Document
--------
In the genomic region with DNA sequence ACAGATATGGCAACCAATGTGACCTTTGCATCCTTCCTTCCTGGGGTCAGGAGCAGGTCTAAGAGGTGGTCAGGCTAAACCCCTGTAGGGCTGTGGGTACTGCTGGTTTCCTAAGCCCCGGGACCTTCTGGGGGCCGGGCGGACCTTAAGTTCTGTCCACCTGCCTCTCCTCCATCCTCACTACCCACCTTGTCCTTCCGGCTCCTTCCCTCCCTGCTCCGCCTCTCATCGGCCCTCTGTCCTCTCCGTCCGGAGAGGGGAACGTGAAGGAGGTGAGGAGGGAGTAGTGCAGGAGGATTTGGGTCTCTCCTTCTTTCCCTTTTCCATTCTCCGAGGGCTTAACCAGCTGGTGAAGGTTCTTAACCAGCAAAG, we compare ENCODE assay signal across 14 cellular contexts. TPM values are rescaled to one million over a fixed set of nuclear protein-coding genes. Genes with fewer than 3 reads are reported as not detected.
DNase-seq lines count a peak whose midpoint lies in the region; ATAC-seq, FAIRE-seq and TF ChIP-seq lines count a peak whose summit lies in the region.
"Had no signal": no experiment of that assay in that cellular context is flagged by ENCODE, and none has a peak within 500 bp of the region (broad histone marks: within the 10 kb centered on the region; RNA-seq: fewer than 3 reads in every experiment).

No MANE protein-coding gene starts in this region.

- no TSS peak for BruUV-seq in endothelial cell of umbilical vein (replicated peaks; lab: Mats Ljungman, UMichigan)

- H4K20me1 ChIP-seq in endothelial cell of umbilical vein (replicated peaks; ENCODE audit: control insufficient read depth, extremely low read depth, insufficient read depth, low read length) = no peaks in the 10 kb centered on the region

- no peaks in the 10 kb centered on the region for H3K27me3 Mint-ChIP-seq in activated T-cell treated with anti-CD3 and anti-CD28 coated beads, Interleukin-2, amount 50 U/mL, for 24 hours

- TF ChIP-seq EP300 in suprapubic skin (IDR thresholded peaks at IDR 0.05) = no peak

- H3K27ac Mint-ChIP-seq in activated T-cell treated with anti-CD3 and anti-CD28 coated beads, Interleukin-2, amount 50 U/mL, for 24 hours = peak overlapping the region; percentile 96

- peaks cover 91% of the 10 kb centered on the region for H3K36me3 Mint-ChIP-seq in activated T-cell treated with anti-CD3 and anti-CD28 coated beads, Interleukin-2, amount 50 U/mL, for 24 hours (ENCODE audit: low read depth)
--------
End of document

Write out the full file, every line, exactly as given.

In the genomic region with DNA sequence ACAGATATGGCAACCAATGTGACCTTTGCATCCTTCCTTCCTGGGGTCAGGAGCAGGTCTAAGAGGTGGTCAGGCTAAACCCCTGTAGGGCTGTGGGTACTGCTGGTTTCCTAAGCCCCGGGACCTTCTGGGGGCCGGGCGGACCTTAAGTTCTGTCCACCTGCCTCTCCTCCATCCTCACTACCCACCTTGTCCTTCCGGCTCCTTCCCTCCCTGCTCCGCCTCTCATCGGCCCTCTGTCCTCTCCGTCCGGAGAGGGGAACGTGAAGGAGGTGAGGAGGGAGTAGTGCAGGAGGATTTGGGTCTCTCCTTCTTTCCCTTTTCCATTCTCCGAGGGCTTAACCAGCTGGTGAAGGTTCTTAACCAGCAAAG, we compare ENCODE assay signal across 14 cellular contexts. TPM values are rescaled to one million over a fixed set of nuclear protein-coding genes. Genes with fewer than 3 reads are reported as not detected.
DNase-seq lines count a peak whose midpoint lies in the region; ATAC-seq, FAIRE-seq and TF ChIP-seq lines count a peak whose summit lies in the region.
"Had no signal": no experiment of that assay in that cellular context is flagged by ENCODE, and none has a peak within 500 bp of the region (broad histone marks: within the 10 kb centered on the region; RNA-seq: fewer than 3 reads in every experiment).

No MANE protein-coding gene starts in this region.

- no TSS peak for BruUV-seq in endothelial cell of umbilical vein (replicated peaks; lab: Mats Ljungman, UMichigan)

- H4K20me1 ChIP-seq in endothelial cell of umbilical vein (replicated peaks; ENCODE audit: control insufficient read depth, extremely low read depth, insufficient read depth, low read length) = no peaks in the 10 kb centered on the region

- no peaks in the 10 kb centered on the region for H3K27me3 Mint-ChIP-seq in activated T-cell treated with anti-CD3 and anti-CD28 coated beads, Interleukin-2, amount 50 U/mL, for 24 hours

- TF ChIP-seq EP300 in suprapubic skin (IDR thresholded peaks at IDR 0.05) = no peak

- H3K27ac Mint-ChIP-seq in activated T-cell treated with anti-CD3 and anti-CD28 coated beads, Interleukin-2, amount 50 U/mL, for 24 hours = peak overlapping the region; percentile 96

- peaks cover 91% of the 10 kb centered on the region for H3K36me3 Mint-ChIP-seq in activated T-cell treated with anti-CD3 and anti-CD28 coated beads, Interleukin-2, amount 50 U/mL, for 24 hours (ENCODE audit: low read depth)